A tennis puzzle

A puzzle that occurred to me watching Wimbledon this week:

A tennis match goes to five sets. The number of games one of the players wins in each set forms an arithmetic series. Given that the two players won the same number of games in total, who won the match? How many possible solutions are there?
For clarity: a set is first to six with a two-game lead. If any of the first four sets is unresolved by game 12, a tie-break is played, which counts as a game in this puzzle. There is no tie-break in the fifth set, which is played to a finish (and so could end, for example, 70-68.)

What I like about this puzzle is that the first ‘solution’ I came across, didn’t work. In fact, it gave the wrong result. I tried:
6-(0, 1, 2, 3 or 4)
7-(5 or 6)

… meaning the two indeterminate sets would need to account for eleven games for the second player, which can’t happen.

I had made the same mistake that @Mathistopheles and @msjwright2 would go on to make when I set it on the twitters.

If the common difference is +1, the series player would need to score 4, 5, 6, 7 and 8 — starting from 3 would leave the match lost in the third set; starting from 5 is no good because you can’t score 8 in the fourth set.

The first two sets must end 4-6, 5-7; the third must end 6-X, where X = 0, 1, 2, 3, or 4; the fourth ends 7-Y, where Y is 5 or 6; and the final set ends either 8-6 or, the option I forgot, 8-10.

The 8-6 case, as we saw, doesn’t work; for 8-10, though, the series player has a total of 30 games, and his opponent has won 6+7+10 = 23 games in the first, second and fifth sets. To score a total of seven in the other two sets, they can score either 1 and 6 or 2 and 5. So two of the solutions are:
6-4 7-5 1-6 6-7 10-8
6-4 7-5 2-6 5-7 10-8

In both cases, the non-series player wins.

It’s also possible to have an arithmetic series with a common difference of -1. In this case, the only possible set scores for the series player are 7, 6, 5, 4 and 3. The final three sets have to end 5-7, 4-6 and 3-6, accounting for 19 games — leaving six for the opponent to win in the first two sets. These must end either 7-5 6-1 or 7-6 6-0, giving us two more solutions:
5-7 1-6 7-5 6-4 6-3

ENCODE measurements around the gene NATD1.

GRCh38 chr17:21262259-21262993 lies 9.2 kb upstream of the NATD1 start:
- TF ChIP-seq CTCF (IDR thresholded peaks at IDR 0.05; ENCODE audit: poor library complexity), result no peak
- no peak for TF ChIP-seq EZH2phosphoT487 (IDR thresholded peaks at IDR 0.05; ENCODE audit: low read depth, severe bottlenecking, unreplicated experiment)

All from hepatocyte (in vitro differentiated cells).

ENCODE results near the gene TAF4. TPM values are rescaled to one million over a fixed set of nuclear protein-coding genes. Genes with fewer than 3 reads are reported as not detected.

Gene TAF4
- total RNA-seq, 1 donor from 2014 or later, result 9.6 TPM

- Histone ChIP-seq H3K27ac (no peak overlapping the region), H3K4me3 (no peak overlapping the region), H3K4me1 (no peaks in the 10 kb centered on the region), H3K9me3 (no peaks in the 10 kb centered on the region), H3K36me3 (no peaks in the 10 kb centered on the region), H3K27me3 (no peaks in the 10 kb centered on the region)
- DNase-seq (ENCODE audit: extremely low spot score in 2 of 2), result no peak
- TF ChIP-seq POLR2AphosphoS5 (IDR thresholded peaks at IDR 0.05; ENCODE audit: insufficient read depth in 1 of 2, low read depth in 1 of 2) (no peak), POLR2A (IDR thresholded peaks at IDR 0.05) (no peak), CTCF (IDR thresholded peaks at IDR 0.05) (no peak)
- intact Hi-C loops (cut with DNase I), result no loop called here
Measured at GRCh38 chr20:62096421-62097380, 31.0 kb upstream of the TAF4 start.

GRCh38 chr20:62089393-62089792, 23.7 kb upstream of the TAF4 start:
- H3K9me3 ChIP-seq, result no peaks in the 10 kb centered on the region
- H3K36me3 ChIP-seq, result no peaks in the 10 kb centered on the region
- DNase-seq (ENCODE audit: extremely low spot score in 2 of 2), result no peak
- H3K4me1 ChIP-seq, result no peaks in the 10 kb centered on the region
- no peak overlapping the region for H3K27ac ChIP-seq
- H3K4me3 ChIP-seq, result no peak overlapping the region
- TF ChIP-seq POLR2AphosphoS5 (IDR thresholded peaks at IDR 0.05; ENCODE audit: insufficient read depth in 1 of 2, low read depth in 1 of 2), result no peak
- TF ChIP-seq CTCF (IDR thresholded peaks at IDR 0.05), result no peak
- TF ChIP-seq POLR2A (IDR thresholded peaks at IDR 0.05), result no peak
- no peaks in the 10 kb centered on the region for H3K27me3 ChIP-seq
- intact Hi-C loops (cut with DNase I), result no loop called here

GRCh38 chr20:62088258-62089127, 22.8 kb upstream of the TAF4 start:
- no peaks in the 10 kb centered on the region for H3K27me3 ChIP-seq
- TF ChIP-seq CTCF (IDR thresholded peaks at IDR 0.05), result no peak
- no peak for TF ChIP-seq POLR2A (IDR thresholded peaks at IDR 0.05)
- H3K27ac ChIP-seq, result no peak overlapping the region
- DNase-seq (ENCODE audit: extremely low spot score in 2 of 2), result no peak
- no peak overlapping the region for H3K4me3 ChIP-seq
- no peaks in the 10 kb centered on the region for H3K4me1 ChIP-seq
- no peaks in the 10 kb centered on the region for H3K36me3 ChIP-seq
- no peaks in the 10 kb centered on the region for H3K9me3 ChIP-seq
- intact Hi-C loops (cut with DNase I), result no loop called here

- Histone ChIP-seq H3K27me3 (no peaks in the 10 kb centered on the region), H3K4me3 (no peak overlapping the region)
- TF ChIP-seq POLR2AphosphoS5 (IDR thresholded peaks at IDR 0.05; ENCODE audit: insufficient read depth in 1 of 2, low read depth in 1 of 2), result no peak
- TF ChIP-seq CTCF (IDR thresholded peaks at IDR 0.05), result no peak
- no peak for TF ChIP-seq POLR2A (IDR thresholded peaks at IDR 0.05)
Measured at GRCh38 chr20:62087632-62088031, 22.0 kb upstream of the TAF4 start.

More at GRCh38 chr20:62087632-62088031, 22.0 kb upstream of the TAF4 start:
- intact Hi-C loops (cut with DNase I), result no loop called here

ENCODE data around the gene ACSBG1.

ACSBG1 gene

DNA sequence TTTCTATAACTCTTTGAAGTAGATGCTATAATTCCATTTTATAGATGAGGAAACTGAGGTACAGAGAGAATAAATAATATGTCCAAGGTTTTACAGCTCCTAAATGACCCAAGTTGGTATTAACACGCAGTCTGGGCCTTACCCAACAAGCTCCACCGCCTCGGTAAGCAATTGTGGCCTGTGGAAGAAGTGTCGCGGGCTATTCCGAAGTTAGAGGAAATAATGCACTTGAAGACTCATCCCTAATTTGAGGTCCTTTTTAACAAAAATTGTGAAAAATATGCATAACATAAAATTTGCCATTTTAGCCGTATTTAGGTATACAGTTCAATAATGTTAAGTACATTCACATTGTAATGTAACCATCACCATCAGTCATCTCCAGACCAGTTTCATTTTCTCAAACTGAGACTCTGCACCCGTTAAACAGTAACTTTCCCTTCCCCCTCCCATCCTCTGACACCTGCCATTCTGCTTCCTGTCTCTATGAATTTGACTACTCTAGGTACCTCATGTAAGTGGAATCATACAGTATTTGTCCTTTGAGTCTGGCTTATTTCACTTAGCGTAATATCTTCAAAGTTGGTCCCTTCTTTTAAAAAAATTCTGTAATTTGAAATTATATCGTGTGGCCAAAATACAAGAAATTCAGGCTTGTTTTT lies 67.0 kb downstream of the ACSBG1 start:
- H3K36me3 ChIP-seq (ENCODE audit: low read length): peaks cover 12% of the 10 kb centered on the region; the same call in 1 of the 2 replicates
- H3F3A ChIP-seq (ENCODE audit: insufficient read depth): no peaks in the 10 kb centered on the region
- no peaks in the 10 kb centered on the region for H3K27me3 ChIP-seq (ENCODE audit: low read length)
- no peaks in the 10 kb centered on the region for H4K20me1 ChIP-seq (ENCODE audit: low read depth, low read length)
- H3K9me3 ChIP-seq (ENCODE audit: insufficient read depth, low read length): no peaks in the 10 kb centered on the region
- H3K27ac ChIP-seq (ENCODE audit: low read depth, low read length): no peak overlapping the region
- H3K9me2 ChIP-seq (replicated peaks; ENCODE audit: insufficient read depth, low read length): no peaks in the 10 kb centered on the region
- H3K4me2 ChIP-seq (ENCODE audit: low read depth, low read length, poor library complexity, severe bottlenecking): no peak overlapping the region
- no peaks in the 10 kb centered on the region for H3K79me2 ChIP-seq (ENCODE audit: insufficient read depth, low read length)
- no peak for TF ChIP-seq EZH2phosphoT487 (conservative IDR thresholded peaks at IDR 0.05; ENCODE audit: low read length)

6-7 0-6 7-5 6-4 6-3

Again, the non-series player wins.

Lastly, as @Mathistopheles points out, the common difference could be 0. The only possibility there is 6, and the other player needs to win 30 games. For a match to go to a tie-break, each player must win two sets; the non-series player must win his 7-6, accounting for 14 games, and leaving 16 to distribute between the others. The only way to do that is for the series player to win two of the first four sets 6-4, and lost the last one 6-8. That gives a further six solutions, all to do with permuting the first four set results:

4-6 4-6 7-6 7-6 8-6
4-6 7-6 4-6 7-6 8-6
7-6 4-6 4-6 7-6 8-6
4-6 7-6 7-6 4-6 8-6
7-6 4-6 7-6 4-6 8-6
7-6 7-6 4-6 4-6 8-6

In all six of these cases, the non-series player wins.

So, there are ten solutions, all of which are won by the non-series player.

@Mathistopheles came up with a nice extension:

In addition, the series player wins the first point of each set with an ace. What was the score?

The rules are that service alternates between the players from one game to the next.

That implies that each set has an even number of games in it; the only such scoreline was the second one mentioned above: 6-4 7-5 2-6 5-7 10-8.

The very same @Mathistopheles has posted another extension here, complete with entirely plausible back-story!

Thanks to @msjwright2, @mathistopheles, @opettajaH and @MB_Whitworth for having a go at this puzzle and pointing out my oversights and errors!

Edited 2015-07-06. I had confounded @mathistopheles with @mathalicious. Apologies to both.

Edited 2015-07-09 to add link to @mathistopheles’s new extension.

Edited 2017-02-07 to fix a spelling error.


Colin is a Weymouth maths tutor, author of several Maths For Dummies books and A-level maths guides. He started Flying Colours Maths in 2008. He lives with an espresso pot and nothing to prove.


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